The arms of the chair are pivotal upwardly to allow the patient to enter and leave the chair without obstruction. There are, in addition, side edge members along the backrest which are pivotal outwardly to form supports for the patient's arms when the backrest is in the lowered position.

By these features, the present invention provides a dental chair that will effectively accommodate persons of different shapes and sizes. The patient's head is articulated readily to locate the oral cavity where it is most convenient for access by the dentist. This will allow the dentist to operate from a seated position with the patient supine. The chair may be positioned quite low to the floor, again enhancing the comfort and convenience of the dentist. This results from the thin profile presented by the chair, with bladders inflatable to raise the surface of the chair only where needed. Conventional thick-padded upholstery is not used. In addition, patient ingress and egress is accomplished easily.

BRIEF DESCRIPTION OF THE DRAWINGS

FIG. 1 is a perspective view of a dental chair constructed in accordance with the present invention;

FIG. 2 is a side elevational view of the dental chair occupied by a patient;

FIG. 3 is a schematic side elevational view of the chair, showing the means for moving the backrest and toeboard;

FIG. 4 is a fragmentary sectional view illustrating the arrangement for adjusting the position of the headrest;

FIG. 5 is an exploded perspective view of various components of the headrest;

FIG. 6 is a fragmentary longitudinal sectional view, taken along line 6--6 of FIG. 1, showing the components of the headrest;

FIG. 7 is a schematic view of the arrangement for inflating the various bladders associated with the chair;

FIG. 8 is a fragmentary side elevational view illustrating manipulation of the patient through inflation of bladders on the backrest and headrest;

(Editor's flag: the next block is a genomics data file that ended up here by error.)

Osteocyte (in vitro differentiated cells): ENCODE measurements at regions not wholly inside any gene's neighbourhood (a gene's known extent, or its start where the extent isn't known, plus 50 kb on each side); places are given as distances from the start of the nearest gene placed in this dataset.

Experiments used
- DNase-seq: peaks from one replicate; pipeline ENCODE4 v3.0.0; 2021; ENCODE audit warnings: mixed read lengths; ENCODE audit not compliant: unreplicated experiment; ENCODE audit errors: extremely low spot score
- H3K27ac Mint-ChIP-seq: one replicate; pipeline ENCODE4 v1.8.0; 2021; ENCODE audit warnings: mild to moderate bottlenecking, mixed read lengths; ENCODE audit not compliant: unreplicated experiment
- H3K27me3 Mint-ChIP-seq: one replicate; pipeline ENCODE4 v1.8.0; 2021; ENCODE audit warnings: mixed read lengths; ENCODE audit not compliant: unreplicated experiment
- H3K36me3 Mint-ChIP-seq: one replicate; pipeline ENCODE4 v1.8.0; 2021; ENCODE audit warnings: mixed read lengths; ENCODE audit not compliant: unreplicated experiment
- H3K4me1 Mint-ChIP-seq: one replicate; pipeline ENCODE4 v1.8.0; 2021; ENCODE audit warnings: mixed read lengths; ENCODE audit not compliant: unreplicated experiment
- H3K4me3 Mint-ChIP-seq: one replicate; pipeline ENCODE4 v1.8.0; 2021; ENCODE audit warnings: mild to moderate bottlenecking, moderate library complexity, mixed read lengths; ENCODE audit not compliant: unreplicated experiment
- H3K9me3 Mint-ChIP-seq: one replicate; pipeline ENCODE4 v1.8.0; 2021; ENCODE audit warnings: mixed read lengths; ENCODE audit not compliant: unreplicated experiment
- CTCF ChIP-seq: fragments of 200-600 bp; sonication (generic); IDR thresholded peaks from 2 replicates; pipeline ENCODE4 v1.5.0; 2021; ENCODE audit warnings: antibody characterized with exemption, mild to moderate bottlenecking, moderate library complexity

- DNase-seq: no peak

FIG. 9 is a transverse sectional view, taken along line 9--9 of FIG. 2; and

FIG. 10 is an end elevational view of the headrest, illustrating how a patient's head may be rotated.

DESCRIPTION OF THE PREFERRED EMBODIMENT

The dental chair 10, illustrated in the drawing, includes a fixed seat portion 11 supported on a pedestal 12. A back 13 inclines upwardly from one end of the seat portion and a toeboard 14 inclines downwardly from the other. The back 13 and toeboard 14 are pivotal relative to the seat 11, which may be accomplished by a conventional arrangement such as that shown in FIG. 3. A drive unit 16 is operable to cause rectilinear movement of a shaft 17 that extends outwardly in either direction from the drive unit. One end of the shaft 17, through a pivot pin 18, connects to an arm 19 that is attached to the seat back 13. The other end of the shaft 17, through a shaft 20, carries a wheel 21 that is adjacent the underside of the toeboard 14. If the drive unit 16 moves the shaft 17 linearly to the right, as illustrated in FIG. 3, it will cause the wheel 21 to move outwardly against the toeboard 14, pushing upwardly on the toeboard. This will cause the toeboard to pivot about a transverse shaft 22 by which it connects to the fixed seat 11. This movement of the shaft 17 also will cause the arm 19 to pull downwardly on the seat back 13 above the shaft 23 that connects the seat back to the opposite end of the seat portion 11 of the chair. Thus, as the toeboard goes up, the seat back goes down. Reverse movement of the shaft 17, of course, causes the opposite effect.

On its upper side, the chair 10 includes a series of bladders beneath its outer surface of upholstery 25. The bladders are adapted to be selectively inflated to enable the chair 10 to accommodate patients of different sizes of skeletal frames and to achieve control of the patient's position for maximum efficiency and comfort in performing treatment for the patient. The various bladders are shown inflated in FIG. 1 to clarify their shapes and positions, but ordinarily are inflated on a selective basis when the chair is in use.

On the toeboard 14 there are two bladders 27 and 28 adjacent the upper end of the toeboard where it connects to the seat 11. The bladders 27 and 28 are transverse relative to the toeboard 14, each being elongated and extending substantially the full width of the toeboard. The bladders 27 and 28 are next to each other, and when inflated present rounded exterior surfaces. An additional transverse bladder 29 is received in a recess 30 adjacent the bottom end of the toeboard, spaced from the bladders 27 and 28. The bladder 29 extends laterally from one side of the toeboard to the other and is wider than either the bladder 27 or the bladder 28. In other words, the bladder 29 has a relatively large dimension longitudinally of the toeboard 14.

The entire upper surface of the seat 11 is occupied by a series of transverse bladders that extend from one side of the seat to the other. These are the bladders 31, 32, 33, 34, and 35, in sequence from the end of the seat 11 adjacent the toeboard 14 to the opposite end of the seat adjacent the connection to the back 13. These bladders range in size progressively from a relatively large bladder 31 to a smaller bladder 35. The bladder 31 is immediately adjacent the upper bladder 27 of the toeboard 14.